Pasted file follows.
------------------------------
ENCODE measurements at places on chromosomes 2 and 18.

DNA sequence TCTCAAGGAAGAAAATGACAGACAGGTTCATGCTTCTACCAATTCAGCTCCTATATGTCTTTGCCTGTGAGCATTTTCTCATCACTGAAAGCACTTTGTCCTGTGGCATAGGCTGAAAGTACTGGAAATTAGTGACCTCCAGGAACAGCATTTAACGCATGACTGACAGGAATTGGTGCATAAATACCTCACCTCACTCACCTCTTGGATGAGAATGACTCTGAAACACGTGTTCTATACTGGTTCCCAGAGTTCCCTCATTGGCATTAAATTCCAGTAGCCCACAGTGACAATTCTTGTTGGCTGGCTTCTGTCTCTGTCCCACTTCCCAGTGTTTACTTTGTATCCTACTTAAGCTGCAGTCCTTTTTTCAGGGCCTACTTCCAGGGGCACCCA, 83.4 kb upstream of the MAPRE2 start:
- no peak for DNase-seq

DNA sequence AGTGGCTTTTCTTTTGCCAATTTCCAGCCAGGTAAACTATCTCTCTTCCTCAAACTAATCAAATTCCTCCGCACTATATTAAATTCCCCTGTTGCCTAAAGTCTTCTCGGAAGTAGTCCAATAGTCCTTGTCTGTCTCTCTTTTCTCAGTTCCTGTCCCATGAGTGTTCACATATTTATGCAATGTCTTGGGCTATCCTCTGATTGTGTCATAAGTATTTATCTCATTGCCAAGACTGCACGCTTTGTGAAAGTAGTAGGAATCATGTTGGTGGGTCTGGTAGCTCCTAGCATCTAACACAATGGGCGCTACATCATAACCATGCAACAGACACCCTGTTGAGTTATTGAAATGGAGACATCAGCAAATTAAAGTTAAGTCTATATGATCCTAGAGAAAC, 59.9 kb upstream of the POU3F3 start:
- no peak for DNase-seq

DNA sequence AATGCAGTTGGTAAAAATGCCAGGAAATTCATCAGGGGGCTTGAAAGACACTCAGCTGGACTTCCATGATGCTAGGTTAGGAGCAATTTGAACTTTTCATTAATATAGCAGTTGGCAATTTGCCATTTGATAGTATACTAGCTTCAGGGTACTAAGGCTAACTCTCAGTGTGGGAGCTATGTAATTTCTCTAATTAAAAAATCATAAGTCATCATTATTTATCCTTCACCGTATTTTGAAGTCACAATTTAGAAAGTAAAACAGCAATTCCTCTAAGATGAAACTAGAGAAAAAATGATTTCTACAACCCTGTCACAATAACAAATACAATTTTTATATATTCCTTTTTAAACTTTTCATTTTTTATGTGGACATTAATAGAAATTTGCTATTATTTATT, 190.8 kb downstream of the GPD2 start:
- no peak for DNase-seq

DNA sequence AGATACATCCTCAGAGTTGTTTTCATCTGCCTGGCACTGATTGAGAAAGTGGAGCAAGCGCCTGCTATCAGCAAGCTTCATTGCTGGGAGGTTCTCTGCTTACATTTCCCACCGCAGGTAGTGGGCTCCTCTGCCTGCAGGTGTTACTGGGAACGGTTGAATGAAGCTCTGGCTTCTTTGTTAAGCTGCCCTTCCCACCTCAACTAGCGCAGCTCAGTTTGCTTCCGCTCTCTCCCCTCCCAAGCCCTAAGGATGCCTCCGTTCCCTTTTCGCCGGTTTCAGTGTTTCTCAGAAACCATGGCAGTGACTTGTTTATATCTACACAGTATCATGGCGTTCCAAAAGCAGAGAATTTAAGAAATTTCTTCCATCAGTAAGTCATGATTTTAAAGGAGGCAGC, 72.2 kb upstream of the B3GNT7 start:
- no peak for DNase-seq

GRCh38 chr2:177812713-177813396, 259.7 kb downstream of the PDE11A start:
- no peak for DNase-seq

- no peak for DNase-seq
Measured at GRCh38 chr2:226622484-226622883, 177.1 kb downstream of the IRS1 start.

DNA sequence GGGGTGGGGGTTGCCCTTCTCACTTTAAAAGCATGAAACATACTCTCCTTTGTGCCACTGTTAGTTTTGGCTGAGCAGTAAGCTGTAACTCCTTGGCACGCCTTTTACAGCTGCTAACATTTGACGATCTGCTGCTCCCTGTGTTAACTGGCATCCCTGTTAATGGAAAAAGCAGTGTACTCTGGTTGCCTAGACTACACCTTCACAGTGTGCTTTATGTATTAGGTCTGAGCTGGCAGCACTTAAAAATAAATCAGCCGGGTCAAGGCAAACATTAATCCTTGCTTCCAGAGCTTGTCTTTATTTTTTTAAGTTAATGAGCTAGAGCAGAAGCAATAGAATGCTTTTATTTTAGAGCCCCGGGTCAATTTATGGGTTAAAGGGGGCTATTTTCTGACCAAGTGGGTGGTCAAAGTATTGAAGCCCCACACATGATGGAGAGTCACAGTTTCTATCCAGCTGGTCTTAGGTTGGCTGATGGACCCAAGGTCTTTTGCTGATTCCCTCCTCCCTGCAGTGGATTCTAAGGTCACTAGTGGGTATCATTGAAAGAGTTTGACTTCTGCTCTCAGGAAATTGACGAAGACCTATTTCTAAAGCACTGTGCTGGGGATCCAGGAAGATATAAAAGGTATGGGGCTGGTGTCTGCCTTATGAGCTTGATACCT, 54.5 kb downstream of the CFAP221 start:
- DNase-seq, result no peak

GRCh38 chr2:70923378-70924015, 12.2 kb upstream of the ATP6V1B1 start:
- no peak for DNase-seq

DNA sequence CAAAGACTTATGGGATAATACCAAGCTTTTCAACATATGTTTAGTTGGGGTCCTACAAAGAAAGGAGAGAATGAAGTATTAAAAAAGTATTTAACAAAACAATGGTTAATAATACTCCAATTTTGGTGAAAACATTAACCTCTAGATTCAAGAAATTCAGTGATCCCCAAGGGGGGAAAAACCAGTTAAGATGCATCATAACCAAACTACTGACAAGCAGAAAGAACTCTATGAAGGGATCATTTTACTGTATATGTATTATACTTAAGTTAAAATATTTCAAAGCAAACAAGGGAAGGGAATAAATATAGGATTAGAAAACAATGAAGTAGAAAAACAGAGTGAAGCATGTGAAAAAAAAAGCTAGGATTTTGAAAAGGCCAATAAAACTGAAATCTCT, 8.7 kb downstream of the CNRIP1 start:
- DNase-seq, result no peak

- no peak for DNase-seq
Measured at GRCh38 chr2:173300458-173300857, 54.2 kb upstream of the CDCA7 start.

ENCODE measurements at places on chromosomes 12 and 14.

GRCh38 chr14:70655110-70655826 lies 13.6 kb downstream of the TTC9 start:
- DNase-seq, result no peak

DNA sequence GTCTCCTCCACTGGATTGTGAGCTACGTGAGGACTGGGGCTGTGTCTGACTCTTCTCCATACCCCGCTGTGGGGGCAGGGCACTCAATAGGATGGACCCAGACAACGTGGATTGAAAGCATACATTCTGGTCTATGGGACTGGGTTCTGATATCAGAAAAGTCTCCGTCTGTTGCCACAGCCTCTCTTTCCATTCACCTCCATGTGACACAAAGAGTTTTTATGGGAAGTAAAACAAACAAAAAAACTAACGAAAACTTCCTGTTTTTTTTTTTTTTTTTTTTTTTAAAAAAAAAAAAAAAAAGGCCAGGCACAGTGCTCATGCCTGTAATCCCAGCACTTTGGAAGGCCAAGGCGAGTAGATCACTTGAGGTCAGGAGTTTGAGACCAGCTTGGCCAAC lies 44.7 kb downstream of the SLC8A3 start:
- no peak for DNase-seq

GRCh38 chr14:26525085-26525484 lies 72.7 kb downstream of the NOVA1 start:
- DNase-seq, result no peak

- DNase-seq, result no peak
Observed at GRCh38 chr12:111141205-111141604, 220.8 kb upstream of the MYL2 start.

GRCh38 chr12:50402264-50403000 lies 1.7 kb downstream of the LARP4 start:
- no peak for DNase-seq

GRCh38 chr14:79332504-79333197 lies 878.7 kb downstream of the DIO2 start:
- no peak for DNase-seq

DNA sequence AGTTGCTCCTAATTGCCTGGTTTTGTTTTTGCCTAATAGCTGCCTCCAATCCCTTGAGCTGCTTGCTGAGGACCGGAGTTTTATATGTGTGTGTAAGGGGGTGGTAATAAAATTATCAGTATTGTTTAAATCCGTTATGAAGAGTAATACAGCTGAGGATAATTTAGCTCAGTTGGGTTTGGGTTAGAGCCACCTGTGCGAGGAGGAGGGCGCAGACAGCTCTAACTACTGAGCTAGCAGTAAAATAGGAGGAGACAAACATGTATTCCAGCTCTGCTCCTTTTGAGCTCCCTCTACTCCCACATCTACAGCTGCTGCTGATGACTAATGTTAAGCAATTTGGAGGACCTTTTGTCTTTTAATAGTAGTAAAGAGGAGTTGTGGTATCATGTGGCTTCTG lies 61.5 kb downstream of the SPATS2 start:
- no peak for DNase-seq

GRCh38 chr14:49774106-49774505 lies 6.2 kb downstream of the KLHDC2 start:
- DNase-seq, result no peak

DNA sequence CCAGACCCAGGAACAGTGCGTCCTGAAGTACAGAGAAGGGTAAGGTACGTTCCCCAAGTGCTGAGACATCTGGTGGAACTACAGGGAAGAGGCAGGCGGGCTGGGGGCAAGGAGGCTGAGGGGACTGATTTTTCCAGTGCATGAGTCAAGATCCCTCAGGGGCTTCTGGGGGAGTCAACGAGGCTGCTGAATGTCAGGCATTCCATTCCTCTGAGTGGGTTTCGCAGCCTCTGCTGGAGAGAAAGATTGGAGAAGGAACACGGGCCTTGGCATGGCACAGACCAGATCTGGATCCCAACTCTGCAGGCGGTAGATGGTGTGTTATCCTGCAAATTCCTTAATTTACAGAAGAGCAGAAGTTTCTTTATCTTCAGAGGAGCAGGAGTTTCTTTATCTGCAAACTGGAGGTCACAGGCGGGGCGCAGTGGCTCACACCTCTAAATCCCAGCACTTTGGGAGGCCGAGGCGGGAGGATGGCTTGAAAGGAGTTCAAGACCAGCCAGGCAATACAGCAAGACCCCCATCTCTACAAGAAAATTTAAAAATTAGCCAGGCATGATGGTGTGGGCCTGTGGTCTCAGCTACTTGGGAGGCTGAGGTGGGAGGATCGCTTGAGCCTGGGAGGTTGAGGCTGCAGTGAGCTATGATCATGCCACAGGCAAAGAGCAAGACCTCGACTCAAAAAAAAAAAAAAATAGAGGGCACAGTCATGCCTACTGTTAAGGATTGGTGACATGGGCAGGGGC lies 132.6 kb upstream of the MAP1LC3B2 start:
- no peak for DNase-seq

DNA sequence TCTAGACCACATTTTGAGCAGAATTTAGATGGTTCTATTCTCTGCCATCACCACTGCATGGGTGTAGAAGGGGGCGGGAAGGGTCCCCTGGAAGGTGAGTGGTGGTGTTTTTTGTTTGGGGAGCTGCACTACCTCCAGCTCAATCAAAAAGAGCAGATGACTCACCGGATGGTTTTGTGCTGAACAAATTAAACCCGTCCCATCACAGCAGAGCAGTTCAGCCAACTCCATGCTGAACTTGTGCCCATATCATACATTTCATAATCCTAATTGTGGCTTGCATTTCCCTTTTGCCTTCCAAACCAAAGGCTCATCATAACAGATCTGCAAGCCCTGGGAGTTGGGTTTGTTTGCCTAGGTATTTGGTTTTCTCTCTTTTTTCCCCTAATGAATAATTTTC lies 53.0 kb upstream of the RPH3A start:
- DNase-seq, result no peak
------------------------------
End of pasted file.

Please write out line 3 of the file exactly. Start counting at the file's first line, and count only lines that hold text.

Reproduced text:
- no peak for DNase-seq